Your real estate agent will help you submit a solid offer – which entails a whole lot more than just the purchase price.
An offer consists of many pages, outlining everything from the type of financing and your down payment to the closing date and the contingencies your agent will recommend.
If yours is a good offer and you have no competition, it may be accepted as is. However, do be prepared for a counter-offer. Your agent will help you analyze that counter-offer and decide how to respond. Remember it is sometimes best to give a little on small things in order to obtain the prize: the house you want.
After you and the seller come to agreement, you’ll need a home inspection, an appraisal, and final mortgage approval.
You’ll also need a little patience. Here at Homewood Mortgage, the Mike Clover Group, we strive to complete each purchase loan within 30 days. However, some lenders routinely take 45 to 60 days.
Your contingencies will probably include a home inspection, so get that out of the way first. You may have included a repair allowance in your offer, and if any called-for repairs come within that amount, you can proceed. If more money will be needed, it’s time for more negotiation. Again, your agent will help you.
This contingency is important to you, because if repairs are extensive and the seller won’t agree to have them done, you can back out without losing your earnest money deposit.
Your offer may have called for other inspections, such as checking for insect infestation or determining the condition of a well or septic tank. These are equally important.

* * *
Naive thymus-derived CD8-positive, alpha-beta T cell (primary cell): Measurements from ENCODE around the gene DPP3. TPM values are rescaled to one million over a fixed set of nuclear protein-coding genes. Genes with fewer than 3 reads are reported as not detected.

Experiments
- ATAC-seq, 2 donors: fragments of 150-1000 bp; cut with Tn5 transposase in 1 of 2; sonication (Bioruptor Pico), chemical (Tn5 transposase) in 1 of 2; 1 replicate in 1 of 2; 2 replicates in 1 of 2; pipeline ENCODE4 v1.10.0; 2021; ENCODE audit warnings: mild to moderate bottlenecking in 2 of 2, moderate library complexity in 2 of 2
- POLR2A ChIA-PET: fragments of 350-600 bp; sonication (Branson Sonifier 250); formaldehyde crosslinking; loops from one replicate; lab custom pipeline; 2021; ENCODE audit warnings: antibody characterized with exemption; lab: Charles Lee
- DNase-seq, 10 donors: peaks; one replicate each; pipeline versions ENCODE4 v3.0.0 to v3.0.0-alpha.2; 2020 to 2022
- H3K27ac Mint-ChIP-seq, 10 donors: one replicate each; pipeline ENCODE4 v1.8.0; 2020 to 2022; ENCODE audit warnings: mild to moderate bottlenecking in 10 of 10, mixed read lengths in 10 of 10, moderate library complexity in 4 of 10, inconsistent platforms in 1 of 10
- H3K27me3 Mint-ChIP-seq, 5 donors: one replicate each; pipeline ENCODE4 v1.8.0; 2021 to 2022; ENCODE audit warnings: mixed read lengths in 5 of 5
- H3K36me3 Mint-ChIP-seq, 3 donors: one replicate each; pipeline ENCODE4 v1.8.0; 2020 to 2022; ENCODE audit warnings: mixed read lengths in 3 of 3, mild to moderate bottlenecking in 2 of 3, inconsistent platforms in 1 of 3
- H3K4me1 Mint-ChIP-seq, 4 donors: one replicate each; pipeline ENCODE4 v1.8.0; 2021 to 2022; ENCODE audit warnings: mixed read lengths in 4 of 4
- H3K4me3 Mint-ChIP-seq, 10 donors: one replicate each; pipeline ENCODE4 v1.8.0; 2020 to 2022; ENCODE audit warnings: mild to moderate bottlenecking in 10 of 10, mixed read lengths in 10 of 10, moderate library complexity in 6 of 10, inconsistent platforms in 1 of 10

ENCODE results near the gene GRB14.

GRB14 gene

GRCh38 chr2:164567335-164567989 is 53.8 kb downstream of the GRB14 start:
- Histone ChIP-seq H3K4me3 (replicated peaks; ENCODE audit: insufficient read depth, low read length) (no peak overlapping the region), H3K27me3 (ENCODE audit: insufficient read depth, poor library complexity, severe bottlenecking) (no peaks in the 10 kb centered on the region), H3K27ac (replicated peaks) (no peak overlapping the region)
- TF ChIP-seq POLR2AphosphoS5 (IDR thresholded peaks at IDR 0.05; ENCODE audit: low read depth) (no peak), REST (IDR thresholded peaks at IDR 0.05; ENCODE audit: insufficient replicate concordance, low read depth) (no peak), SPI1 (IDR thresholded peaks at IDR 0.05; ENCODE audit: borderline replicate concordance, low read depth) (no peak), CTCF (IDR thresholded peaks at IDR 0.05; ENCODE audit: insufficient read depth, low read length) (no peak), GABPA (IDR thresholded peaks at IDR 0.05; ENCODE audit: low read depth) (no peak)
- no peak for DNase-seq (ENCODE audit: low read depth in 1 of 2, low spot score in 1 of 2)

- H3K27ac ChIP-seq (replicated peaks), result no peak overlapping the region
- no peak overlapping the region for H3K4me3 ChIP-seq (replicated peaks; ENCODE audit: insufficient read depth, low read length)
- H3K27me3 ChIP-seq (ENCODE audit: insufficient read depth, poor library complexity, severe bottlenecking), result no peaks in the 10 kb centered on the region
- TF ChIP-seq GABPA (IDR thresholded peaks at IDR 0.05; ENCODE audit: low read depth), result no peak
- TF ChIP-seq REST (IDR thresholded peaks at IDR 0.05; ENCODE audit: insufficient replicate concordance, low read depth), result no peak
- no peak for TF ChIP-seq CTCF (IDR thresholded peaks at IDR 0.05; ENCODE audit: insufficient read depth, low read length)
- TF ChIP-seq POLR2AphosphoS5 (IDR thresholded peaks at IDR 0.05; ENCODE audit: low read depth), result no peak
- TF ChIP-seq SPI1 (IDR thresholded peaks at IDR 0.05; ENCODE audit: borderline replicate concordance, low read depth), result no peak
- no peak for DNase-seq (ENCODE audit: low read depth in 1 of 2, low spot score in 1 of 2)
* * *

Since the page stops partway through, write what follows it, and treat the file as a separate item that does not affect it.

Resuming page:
Your lender will order the appraisal just as soon as you’ve approved the condition of the house and the underwriter has approved your loan. This is to ensure that the bank does not lend more than the value of the house. If the appraisal comes in too low, you have three choices:
- You can pay the difference out of your own pocket.
- You can have your agent challenge the appraisal.
- You can cancel the transaction and retrieve your earnest money.
The final mortgage approval.
Within a day or so of closing, the bank will take one more look at your financial picture – and here is where far too many buyers destroy their own dreams of home ownership.
How? By doing something to change their credit scores or their overall financial picture. At this time it is crucial that you do not:
- Apply for a new credit card or credit at a retail store.
- Buy a new car.
- Co-sign a loan.
- Increase the balance on an existing credit card or retail account.
- Use your credit card to make a reservation of any kind.
- Quit a job.
- Change jobs.
- Drain your savings or checking account.
Doing any one of those things could cause your loan to be denied, so don’t do them!
Finally – the closing!
Prior to the big day you should receive a copy of the closing documents for your review. These documents will outline the terms and conditions of your loan and will itemize the costs you are paying.
If you have questions about anything, don’t hesitate to contact your agent and your lender to get an explanation and clarification.
When you go to closing, remember to take along your ID and the cashier’s check for your down payment and closing costs, and be prepared to spend an hour or so. You’ll have pages and pages to sign, and the closer will explain each of them to you one more time as you go through the stack.
Here at the Mike Clover Group, we enjoy helping future homeowners take that first step by getting them pre-approved for a mortgage loan.
Whether you’re ready for pre-approval or simply have questions, just call. Reach us today at 469.621.8484.